Alongside the frustration of machinery difficulties, there’s plenty of satisfaction in managing and working in a fine garden such as Killruddery.  Achieving our usual tasks to the correct standard is always gratifying, and to boot, we have the pleasure once in awhile of getting through a project that may have been ‘bubbling’ away for a considerable time.  

What are your future plans for the gardens?

I hope next week, that we will put the finishing touches to the realignment and replanting of the Ribbon garden.  This is a really challenging area, one of the most irritating parts of the garden over a period of years, as I feel to date, I’ve not really got it right.  It’s subject to a lot of foot traffic, severe compaction both of turf and beds has conspired to create tremendous difficulty.  These are ongoing issues, and it will be necessary for us to manage this as best we can, but there were other problems here too.  For years I’ve been looking at the alignment of the beds, urns and granite in this area, the lines all wrong, the layout so askew as to be embarrassing.  All the years spent looking, while simultaneously trying to ignore…  Over the last while, we set about re-cutting all the beds, re aligning the various features, and making widths and positioning of the key aspects consistent and (mostly) correct.  This is now finished, and today we begin digging the area.  Organic material will be incorporated and then our new plants will go in.  We’ll plant formally, using a line to achieve correct positioning.  We have over 200 Geranium ‘Rozanne’ ready to go, enough for everyone who worked on this technically challenging task to sate themselves on the more obviously pleasant concluding component.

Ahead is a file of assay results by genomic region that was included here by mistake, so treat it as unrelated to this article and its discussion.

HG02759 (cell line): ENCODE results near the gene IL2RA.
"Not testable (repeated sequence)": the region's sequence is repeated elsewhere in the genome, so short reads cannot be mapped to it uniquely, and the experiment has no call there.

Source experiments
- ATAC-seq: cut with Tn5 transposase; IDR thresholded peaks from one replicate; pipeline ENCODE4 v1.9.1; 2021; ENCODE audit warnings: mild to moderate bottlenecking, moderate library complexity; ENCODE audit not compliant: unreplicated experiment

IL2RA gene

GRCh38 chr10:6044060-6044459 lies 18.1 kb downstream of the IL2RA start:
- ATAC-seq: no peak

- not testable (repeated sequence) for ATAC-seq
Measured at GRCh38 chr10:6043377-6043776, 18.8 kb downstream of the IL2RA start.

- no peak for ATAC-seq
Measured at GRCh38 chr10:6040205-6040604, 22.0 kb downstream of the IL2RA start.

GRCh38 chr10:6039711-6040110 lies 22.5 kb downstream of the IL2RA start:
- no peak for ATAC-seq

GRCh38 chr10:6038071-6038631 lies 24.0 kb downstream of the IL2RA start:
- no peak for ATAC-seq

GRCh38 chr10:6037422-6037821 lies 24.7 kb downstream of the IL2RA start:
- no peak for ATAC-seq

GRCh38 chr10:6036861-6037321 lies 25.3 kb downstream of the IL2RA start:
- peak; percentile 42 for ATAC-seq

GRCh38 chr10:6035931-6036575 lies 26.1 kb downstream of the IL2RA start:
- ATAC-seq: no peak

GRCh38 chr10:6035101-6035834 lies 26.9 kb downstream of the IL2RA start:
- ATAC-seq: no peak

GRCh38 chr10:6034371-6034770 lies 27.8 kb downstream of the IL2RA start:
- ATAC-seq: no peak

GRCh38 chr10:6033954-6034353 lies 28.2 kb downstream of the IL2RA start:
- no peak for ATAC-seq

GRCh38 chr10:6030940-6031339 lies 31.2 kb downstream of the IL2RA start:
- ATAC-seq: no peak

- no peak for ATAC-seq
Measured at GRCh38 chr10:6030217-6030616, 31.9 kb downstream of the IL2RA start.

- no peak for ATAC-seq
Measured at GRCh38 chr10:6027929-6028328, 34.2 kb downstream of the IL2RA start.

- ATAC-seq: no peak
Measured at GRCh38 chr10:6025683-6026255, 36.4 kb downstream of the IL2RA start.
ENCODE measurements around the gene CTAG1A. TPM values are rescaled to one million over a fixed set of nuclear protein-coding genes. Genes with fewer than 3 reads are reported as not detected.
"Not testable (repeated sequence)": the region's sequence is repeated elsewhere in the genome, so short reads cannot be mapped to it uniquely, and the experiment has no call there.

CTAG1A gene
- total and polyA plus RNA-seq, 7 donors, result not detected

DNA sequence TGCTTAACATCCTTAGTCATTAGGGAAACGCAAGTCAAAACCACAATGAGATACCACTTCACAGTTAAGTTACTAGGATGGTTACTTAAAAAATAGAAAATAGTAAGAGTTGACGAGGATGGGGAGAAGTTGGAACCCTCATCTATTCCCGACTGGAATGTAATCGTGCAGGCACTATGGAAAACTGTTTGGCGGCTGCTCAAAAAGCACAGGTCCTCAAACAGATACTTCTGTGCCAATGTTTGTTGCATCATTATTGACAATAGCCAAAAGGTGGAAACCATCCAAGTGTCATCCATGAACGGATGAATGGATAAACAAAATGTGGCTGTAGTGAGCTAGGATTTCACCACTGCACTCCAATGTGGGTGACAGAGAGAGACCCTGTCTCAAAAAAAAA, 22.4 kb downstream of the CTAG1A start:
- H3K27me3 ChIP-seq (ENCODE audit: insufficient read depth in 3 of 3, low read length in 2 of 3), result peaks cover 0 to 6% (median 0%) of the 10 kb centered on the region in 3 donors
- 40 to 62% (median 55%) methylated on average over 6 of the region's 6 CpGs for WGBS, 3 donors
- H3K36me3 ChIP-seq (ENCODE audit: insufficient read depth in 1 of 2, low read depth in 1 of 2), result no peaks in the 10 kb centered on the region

How much of a challenge is it to maintain the gardens, particularly with our famous Irish weather?